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Former CIA agent Jerry Chun Shing Lee faced an additional charge when he appeared in federal court May 19: conspiracy to commit espionage.

He pleaded not guilty to that, as well as to two counts of illegal retention of classified information, which he was charged with at the time of his arrest on Jan. 15. His trial is scheduled to begin on February 2019.

Government officials suspect that Lee, 53, gave the Chinese information that led to the deaths of “at least a dozen” sources the CIA worked within China, and the imprisonment of another half-dozen or more between 2010 and 2012, The New York Times reported in 2017.

Court papers do not specify that Lee’s actions are directly responsible for those deaths, according to The Washington Post.

Prosecutors have linked Lee’s illegal activity to his failed business dealings as a possible reason why he might have turned over sensitive information in exchange for payment.

He worked at a Japanese tobacco company in Hong Kong after leaving the CIA, but was fired after two years, prosecutors said. He founded his own company to import cigarettes to China, but the business didn’t do well. He sold his stake in the company in 2011.

In 2010, Lee’s company was struggling when he met with Chinese intelligence officers who gave him $100,000 “in exchange for his cooperation,” with the promise that “they would take care of him for life,” according to the indictment.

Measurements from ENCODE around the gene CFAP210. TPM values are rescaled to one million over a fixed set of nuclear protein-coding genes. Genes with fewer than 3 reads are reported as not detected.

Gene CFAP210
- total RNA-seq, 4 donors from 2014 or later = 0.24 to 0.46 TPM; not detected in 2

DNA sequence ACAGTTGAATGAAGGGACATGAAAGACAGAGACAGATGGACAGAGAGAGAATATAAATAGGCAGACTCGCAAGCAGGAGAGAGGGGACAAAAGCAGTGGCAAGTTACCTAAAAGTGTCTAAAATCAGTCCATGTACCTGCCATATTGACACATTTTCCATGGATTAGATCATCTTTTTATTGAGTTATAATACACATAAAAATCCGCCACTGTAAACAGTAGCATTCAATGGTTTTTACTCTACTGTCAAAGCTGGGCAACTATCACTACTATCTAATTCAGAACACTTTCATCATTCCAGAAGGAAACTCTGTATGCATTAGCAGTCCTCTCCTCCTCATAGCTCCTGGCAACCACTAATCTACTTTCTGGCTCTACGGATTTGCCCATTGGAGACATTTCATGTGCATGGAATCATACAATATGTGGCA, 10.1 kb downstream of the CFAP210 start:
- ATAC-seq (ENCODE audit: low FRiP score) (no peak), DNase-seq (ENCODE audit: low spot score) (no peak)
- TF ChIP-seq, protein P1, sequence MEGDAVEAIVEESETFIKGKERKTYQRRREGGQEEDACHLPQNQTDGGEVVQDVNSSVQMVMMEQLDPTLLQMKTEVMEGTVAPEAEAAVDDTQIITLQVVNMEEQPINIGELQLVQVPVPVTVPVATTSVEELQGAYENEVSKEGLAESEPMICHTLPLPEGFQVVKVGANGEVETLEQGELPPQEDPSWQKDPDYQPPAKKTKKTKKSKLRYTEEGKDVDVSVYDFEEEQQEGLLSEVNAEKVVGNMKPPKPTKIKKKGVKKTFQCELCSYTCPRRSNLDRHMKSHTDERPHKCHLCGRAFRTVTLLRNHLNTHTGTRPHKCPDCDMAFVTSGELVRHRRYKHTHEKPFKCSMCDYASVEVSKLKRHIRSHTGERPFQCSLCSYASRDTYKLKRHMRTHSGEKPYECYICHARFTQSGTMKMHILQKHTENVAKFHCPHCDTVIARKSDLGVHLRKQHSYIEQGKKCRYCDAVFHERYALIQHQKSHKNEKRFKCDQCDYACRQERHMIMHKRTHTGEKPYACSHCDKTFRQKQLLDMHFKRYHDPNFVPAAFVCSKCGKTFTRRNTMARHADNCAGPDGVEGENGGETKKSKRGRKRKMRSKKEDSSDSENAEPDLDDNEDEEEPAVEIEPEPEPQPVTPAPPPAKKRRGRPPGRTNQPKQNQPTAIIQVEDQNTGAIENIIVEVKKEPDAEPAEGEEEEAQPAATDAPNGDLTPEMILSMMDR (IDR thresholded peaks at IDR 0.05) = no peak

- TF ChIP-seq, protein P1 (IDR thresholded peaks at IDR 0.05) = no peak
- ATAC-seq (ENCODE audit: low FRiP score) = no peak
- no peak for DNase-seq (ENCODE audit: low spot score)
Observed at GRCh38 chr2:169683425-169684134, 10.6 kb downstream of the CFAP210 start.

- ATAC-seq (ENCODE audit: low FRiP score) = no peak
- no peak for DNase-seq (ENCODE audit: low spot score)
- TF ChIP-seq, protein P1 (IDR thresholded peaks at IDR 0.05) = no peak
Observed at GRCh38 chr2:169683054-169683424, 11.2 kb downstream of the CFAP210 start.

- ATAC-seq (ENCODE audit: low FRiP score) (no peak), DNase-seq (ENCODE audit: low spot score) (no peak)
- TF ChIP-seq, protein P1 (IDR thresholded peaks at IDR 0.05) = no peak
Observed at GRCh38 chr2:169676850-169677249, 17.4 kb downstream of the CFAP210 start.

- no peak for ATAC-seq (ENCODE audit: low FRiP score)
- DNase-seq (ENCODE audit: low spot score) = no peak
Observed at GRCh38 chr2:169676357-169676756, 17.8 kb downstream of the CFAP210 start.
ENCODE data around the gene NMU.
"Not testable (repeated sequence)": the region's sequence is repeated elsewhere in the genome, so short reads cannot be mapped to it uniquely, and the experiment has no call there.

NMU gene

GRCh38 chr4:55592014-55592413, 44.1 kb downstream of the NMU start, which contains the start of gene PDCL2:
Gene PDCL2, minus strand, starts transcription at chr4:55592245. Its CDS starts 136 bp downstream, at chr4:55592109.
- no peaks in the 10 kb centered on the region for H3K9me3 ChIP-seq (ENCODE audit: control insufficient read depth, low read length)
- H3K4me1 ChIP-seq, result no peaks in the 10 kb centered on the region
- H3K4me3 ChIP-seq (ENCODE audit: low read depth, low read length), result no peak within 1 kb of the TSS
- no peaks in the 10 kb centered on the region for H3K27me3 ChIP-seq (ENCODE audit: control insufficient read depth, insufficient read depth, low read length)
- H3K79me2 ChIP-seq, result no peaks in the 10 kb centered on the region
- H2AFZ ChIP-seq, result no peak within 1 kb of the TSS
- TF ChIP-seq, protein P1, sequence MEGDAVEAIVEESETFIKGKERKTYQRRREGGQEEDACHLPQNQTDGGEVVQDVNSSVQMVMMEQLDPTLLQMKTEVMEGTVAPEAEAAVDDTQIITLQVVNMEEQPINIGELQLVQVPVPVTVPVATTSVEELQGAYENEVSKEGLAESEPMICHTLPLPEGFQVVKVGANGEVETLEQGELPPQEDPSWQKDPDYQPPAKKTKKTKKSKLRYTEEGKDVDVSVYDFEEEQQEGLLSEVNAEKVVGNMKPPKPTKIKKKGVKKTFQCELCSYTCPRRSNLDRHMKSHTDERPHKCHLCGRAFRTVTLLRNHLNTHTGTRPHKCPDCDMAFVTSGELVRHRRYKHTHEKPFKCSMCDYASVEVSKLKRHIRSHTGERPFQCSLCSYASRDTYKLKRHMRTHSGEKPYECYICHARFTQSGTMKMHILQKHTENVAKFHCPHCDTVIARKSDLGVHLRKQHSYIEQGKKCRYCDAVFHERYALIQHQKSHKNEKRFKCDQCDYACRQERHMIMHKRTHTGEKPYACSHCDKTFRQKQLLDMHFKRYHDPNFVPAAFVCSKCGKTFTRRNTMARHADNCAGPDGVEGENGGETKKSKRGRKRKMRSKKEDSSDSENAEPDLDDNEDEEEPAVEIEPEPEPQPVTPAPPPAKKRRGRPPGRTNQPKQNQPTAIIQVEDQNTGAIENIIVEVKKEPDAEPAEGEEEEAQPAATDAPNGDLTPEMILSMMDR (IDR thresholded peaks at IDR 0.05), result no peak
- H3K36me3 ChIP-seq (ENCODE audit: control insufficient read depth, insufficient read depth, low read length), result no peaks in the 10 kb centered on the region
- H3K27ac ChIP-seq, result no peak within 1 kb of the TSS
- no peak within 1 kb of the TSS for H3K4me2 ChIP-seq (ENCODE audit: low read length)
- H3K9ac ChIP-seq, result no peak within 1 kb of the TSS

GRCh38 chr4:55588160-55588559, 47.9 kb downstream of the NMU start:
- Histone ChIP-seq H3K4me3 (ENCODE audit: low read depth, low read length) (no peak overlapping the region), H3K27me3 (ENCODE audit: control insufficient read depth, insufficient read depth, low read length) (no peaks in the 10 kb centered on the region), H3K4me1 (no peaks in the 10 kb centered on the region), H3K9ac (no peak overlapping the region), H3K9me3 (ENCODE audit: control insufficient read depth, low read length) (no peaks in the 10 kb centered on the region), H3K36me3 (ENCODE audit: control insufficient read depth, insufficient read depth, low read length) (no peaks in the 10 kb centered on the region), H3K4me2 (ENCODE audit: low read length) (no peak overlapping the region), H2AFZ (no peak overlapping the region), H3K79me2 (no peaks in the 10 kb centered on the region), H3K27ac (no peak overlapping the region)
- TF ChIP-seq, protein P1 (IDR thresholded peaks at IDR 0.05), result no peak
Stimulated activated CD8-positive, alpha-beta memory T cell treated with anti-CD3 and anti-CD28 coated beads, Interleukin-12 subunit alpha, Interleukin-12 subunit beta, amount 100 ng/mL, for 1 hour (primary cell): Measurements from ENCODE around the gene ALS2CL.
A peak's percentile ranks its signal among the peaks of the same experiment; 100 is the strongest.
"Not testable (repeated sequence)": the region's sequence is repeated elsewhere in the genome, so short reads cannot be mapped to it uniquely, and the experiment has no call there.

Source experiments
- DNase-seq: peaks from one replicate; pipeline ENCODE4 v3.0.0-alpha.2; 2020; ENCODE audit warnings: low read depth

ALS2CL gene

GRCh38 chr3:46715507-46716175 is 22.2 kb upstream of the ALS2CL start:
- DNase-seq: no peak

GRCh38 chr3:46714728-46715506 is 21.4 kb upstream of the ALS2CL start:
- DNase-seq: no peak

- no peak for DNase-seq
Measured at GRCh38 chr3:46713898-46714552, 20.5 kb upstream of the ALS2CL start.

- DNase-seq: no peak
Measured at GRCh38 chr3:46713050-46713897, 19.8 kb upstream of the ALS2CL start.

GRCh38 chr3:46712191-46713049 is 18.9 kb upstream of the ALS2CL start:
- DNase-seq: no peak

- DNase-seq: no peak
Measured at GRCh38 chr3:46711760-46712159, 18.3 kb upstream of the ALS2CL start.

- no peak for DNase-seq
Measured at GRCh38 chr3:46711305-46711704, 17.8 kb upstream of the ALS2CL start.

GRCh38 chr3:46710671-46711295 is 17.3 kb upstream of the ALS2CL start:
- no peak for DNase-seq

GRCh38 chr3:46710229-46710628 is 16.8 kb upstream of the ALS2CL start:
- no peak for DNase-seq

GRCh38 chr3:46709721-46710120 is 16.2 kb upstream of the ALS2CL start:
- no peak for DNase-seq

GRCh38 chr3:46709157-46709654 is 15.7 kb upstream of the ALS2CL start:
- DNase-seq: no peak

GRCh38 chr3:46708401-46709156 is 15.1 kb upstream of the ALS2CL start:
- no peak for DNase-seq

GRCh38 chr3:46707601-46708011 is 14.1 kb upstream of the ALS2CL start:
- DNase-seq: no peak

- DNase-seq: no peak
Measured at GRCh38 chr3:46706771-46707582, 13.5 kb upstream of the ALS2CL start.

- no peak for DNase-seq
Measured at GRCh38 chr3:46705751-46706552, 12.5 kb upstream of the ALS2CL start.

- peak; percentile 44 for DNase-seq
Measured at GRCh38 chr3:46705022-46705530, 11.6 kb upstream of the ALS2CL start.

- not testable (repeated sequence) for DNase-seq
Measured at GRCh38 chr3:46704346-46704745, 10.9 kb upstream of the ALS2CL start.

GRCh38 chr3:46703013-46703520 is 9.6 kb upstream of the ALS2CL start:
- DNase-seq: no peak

Future correspondence from the intelligence officers requested sensitive information about the CIA and national defense, and some of the requests were accompanied by gifts.

In 2012, the FBI got Lee, who was living in Hong Kong at the time, to return to the U.S. “with a fake offer for a new job at the CIA,” the Post reported. They searched his luggage and discovered a thumb drive containing answers to questions previously asked by the Chinese intelligence officials. They also located handwritten notebooks in which Lee had recorded top-secret information, and a phone number and email address given to him by the Chinese operatives.

Lee was born in Hong Kong but it a U.S. citizen who grew up in Hawaii and served five years in the Army. Lee went to work for the CIA as a case officer in 1994, according to the Department of Justice. He held a top-secret clearance, which was terminated when he ended his employment with the CIA in 2007.

His primary mission as a case officer was to recruit spies, according to the South China Morning Post.

If convicted, Lee could face life in prison.

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